Summary: In this sermon we see that the main reason Jesus came was to rescue sinners.
Today is the third week of a ten-week series of messages based on a book that is titled Christianity Explored by Rico Tice and Barry Cooper, out of England.
The purpose of this series is to explore Christianity, primarily through the writing of Mark in his book we call The Gospel of Mark.
By the way, this series is an excellent opportunity for you to invite friends, family, neighbors and colleagues to attend. If they are interested in learning more about Christianity, they will not be disappointed. So, invite people to join you on Sundays in the coming weeks.
Now, I have asserted that the heart of Christianity is a person—Jesus of Nazareth. To that end we are particularly interested in addressing three questions:
1. Who is Jesus?
2. Why did Jesus come?
3. What does it mean to follow Jesus?
Last week we looked at the first question: Who is Jesus? Mark asserts that Jesus is “the Son of God” (Mark 1:1). That is, Jesus is God in human form. Moreover, Mark gives five evidences that Jesus is God in human form because he shows us that Jesus has power and authority to teach, heal, calm storms, raise the dead, and (most importantly and significantly) forgive sin.
Today I want to look at the second question: Why did Jesus come? Let us begin by reading Mark 2:13-17:
13 He went out again beside the sea, and all the crowd was coming to him, and he was teaching them. 14 And as he passed by, he saw Levi the son of Alphaeus sitting at the tax booth, and he said to him, “Follow me.” And he rose and followed him.
15 And as he reclined at table in his house, many tax collectors and sinners were reclining with Jesus and his disciples, for there were many who followed him. 16 And the scribes of the Pharisees, when they saw that he was eating with sinners and tax collectors, said to his disciples, “Why does he eat with tax collectors and sinners?” 17 And when Jesus heard it, he said to them, “Those who are well have no need of a physician, but those who are sick. I came not to call the righteous, but sinners.” (Mark 2:13-17)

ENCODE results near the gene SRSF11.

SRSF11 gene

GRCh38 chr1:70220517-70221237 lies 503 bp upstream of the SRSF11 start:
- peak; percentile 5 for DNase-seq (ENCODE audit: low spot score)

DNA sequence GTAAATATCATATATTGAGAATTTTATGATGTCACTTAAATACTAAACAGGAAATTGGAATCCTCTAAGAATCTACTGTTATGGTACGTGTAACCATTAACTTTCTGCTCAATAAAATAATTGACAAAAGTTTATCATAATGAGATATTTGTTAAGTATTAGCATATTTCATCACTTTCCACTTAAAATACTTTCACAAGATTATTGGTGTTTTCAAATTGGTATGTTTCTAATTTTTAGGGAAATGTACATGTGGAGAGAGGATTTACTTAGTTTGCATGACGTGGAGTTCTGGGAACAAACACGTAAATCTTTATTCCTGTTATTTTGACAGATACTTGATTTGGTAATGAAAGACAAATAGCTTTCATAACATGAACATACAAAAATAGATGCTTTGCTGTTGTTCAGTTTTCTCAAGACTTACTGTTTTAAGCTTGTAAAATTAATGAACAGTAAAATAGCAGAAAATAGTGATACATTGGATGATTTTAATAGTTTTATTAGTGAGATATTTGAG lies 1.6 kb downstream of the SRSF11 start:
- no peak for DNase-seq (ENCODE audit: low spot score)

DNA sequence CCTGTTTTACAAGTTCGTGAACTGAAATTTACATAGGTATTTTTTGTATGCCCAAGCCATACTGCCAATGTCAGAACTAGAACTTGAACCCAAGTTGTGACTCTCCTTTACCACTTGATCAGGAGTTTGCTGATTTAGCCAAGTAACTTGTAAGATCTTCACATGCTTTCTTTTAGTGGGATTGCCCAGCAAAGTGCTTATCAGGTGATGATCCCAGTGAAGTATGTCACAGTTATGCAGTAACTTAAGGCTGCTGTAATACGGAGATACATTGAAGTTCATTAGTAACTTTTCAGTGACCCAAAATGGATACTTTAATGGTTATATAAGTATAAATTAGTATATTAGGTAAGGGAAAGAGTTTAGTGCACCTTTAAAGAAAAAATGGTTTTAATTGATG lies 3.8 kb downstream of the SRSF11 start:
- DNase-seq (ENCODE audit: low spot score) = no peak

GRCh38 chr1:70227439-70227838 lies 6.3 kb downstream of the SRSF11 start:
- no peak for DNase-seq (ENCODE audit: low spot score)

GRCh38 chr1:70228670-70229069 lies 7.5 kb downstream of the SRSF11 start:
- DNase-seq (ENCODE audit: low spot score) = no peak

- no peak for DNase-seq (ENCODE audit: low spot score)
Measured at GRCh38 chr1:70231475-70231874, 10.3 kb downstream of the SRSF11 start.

Sometimes we experience things in life that give us an uncomfortable dose of reality. Maybe you’ve joined a gym and discovered just how unfit you are; or had a medical check that gave you a jolt; or been told a few home truths by a close friend.
When I was a student at the University of Cape Town I had to pass an exam for a level 1 course at the end of the summer in order to attend the level 2 course that fall. At the start of the summer I had all the books, notes and materials necessary to study for the exam. I remember thinking to myself that I had almost three months to prepare for the exam. During the summer I occasionally spent a few minutes here and there glancing at the material. But, before I knew it, the summer was over and I was back at the University of Cape Town taking the exam. Needless to say, I was horribly unprepared for the exam. I failed the exam. My lack of preparation for the exam was exposed.
Listening to what Jesus has to say about you and me can be extremely uncomfortable because it exposes what we are really like. And, in a way, the title for this sermon could be, “I wish I didn’t have to tell you this!”
Today, I want to address the question: Why did Jesus come? How would you answer that question?
Did Jesus want to bring peace on earth? That’s the Jesus of Christmas carols.
Was it to cure disease and end suffering in the world? That’s Jesus the great healer.
Did he want to give us a supreme example of how to live? That’s Jesus the great teacher.
Or was his aim to reform society? That’s Jesus the political activist.
Although there is an element of truth in each of these options, Mark’s Gospel doesn’t give any of them as Jesus’ main aim.
According to Mark, the reason Jesus came was to rescue rebels.
So, today, I want us to see that the main reason Jesus came was to rescue rebels.
I. Jesus Came to Rescue Rebels
So, first, Jesus came to rescue rebels.
In Mark 2:13-17 there are two groups of people—the good guys and the bad guys.
The bad guys are made up of people like Levi the son of Alphaeus, many tax collectors and sinners. Tax collectors were even more hated then than they are today. Not only were they seen as cheating their fellow Jews out of their hard-earned cash, but they were also seen as betraying God’s people because they were working for the occupying Roman forces. The tax collectors and sinners are all just lumped together, and they’re the bad guys.